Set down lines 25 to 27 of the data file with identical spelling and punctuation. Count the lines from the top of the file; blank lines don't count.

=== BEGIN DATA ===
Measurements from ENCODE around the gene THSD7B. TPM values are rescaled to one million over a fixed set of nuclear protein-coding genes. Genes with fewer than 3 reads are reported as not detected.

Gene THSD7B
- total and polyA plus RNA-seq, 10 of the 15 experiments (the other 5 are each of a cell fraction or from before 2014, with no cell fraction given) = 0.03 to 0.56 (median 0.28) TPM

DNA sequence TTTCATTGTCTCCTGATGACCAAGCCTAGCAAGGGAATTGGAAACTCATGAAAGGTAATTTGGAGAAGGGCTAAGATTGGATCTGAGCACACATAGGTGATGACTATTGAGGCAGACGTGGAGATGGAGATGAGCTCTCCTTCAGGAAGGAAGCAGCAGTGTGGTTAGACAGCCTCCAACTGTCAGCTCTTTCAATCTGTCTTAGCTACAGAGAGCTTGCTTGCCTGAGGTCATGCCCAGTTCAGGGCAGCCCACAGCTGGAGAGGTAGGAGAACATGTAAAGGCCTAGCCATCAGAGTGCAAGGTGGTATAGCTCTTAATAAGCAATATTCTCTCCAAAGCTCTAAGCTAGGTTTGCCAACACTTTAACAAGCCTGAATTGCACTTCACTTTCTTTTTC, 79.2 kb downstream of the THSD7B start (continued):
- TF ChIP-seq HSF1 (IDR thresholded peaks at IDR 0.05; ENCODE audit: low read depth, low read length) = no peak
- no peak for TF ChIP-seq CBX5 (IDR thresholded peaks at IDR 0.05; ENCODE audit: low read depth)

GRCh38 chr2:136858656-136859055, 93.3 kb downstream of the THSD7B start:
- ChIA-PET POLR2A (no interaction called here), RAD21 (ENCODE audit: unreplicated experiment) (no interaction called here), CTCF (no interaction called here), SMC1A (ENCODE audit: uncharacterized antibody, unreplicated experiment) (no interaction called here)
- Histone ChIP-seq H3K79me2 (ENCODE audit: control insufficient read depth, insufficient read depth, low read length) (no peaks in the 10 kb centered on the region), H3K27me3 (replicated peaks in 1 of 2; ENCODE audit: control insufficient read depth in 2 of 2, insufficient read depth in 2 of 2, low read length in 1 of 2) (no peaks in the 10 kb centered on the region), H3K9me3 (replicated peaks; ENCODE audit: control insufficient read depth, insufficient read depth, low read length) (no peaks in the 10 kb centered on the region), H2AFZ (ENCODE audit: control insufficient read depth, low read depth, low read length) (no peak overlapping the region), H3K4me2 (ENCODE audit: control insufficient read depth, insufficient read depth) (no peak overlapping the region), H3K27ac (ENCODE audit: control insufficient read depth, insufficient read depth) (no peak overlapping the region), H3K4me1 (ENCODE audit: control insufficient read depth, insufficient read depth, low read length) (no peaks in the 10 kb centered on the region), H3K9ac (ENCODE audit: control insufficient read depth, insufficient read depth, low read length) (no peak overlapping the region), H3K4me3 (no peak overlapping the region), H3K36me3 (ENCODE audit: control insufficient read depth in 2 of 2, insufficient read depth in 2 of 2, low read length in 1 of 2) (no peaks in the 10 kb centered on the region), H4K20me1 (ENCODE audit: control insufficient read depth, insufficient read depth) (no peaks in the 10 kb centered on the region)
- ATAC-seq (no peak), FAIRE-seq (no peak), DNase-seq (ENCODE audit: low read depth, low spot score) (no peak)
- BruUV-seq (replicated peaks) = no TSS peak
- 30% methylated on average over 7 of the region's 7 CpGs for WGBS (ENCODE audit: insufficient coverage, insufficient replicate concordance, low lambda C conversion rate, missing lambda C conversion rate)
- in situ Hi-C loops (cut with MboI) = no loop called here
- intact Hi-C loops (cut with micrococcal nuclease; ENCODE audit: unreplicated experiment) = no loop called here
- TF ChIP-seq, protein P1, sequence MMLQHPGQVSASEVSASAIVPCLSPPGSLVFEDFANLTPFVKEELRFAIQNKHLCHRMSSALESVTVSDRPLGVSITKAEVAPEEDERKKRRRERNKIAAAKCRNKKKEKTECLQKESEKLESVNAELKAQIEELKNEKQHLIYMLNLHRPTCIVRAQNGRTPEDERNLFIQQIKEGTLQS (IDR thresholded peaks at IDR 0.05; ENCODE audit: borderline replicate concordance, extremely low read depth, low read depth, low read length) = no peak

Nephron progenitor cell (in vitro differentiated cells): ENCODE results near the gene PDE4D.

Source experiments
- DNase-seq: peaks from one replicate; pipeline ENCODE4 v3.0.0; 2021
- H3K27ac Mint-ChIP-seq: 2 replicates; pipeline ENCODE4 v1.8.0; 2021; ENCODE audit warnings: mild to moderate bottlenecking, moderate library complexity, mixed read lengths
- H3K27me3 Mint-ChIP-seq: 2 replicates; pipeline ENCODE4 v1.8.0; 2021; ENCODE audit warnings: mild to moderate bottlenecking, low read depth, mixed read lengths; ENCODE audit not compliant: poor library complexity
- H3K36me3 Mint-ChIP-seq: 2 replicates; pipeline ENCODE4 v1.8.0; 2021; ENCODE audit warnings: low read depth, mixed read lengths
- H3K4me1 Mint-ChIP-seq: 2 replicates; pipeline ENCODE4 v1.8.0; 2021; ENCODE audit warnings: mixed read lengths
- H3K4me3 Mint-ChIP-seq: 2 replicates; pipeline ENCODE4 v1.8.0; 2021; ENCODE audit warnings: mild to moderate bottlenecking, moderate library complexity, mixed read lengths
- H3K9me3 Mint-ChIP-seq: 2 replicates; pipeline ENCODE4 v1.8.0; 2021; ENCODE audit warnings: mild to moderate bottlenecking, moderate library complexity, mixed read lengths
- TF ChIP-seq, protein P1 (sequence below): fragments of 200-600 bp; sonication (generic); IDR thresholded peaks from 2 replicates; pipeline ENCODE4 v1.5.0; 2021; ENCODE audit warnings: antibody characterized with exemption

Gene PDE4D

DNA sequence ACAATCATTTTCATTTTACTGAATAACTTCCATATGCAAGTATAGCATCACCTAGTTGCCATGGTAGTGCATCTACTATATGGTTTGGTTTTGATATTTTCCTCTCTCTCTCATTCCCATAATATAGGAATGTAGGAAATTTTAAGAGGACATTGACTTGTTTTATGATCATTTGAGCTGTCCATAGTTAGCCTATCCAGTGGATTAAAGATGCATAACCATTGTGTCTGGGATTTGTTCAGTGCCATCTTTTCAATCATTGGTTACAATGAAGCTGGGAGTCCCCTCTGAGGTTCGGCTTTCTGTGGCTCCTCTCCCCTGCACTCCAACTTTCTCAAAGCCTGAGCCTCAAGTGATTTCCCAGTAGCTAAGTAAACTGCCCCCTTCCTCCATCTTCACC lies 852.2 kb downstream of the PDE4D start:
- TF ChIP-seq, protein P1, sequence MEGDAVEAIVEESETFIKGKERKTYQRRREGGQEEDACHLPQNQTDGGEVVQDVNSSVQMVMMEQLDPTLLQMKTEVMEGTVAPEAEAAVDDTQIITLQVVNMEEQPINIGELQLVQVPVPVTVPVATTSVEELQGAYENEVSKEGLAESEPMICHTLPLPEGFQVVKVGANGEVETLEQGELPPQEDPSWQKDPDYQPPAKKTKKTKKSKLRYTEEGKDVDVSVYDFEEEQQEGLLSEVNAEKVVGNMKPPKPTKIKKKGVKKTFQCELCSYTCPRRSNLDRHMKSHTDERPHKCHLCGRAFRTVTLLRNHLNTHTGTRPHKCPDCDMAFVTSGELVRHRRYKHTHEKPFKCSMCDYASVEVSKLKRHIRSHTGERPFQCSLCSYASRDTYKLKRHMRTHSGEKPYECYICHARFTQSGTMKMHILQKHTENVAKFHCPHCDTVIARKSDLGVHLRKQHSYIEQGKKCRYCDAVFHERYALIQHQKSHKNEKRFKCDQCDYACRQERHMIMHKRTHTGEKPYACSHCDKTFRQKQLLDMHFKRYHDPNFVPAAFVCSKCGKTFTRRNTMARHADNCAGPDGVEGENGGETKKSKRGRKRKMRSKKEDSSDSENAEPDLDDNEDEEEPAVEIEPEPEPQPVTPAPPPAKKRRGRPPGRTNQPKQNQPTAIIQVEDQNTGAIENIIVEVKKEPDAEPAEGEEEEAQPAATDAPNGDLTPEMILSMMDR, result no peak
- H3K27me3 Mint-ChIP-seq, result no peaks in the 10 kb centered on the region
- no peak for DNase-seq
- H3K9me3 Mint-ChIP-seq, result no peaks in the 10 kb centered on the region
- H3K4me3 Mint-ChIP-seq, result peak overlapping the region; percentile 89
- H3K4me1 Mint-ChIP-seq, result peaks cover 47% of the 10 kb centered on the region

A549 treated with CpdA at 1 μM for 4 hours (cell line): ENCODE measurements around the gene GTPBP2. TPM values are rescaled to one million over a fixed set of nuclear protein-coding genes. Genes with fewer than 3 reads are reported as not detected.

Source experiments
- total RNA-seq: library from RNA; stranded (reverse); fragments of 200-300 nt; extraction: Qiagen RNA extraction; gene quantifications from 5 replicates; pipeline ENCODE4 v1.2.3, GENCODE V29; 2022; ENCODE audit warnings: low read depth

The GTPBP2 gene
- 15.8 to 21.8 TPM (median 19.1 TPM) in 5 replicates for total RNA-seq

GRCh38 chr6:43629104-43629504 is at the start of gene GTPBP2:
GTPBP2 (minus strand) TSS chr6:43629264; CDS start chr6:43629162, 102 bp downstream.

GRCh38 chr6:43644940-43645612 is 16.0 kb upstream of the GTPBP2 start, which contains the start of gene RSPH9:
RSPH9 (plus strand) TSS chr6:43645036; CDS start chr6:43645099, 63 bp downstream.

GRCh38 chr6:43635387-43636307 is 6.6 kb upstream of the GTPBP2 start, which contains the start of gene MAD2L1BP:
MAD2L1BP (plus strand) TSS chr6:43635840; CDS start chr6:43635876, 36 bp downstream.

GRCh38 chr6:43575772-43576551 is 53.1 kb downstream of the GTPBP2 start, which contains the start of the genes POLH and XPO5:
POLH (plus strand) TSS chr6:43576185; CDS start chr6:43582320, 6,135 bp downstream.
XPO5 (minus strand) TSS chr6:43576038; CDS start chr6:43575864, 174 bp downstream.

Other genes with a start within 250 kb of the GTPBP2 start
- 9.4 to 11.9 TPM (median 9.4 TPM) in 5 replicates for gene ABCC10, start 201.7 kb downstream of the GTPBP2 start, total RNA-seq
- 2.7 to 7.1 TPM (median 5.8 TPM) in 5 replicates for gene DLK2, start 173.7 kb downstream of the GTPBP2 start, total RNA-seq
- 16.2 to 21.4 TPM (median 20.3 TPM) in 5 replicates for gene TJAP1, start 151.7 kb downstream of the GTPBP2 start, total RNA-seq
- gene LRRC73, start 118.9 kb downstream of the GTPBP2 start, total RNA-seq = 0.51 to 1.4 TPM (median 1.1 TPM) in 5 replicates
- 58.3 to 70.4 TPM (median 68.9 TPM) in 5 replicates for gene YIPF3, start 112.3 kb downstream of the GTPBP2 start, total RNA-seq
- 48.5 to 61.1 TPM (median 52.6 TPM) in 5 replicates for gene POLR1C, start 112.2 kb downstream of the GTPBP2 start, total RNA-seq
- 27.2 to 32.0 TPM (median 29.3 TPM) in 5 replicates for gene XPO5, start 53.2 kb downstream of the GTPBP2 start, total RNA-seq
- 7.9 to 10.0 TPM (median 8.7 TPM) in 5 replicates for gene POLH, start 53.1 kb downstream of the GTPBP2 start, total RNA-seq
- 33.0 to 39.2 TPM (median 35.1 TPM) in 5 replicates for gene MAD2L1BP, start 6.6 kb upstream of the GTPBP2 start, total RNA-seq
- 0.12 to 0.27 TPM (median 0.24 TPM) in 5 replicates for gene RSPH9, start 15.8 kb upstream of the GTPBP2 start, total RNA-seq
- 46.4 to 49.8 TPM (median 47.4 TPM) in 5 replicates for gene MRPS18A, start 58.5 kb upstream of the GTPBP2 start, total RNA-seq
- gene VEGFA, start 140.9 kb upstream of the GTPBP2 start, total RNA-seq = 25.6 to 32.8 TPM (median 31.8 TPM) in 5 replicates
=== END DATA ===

- TF ChIP-seq, protein P1 (sequence below): fragments of 200-600 bp; sonication (generic); IDR thresholded peaks from 2 replicates; pipeline ENCODE4 v1.5.0; 2021; ENCODE audit warnings: antibody characterized with exemption

Gene PDE4D

DNA sequence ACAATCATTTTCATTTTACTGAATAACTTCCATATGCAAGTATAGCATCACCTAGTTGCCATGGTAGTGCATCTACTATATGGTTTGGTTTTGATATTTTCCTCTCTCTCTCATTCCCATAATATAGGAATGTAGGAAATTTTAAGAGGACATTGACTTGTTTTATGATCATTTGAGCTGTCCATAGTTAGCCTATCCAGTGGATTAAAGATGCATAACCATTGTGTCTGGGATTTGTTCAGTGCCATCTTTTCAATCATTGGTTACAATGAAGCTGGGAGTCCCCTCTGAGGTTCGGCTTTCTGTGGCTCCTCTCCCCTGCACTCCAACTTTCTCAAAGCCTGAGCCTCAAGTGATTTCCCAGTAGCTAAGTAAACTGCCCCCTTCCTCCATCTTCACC lies 852.2 kb downstream of the PDE4D start: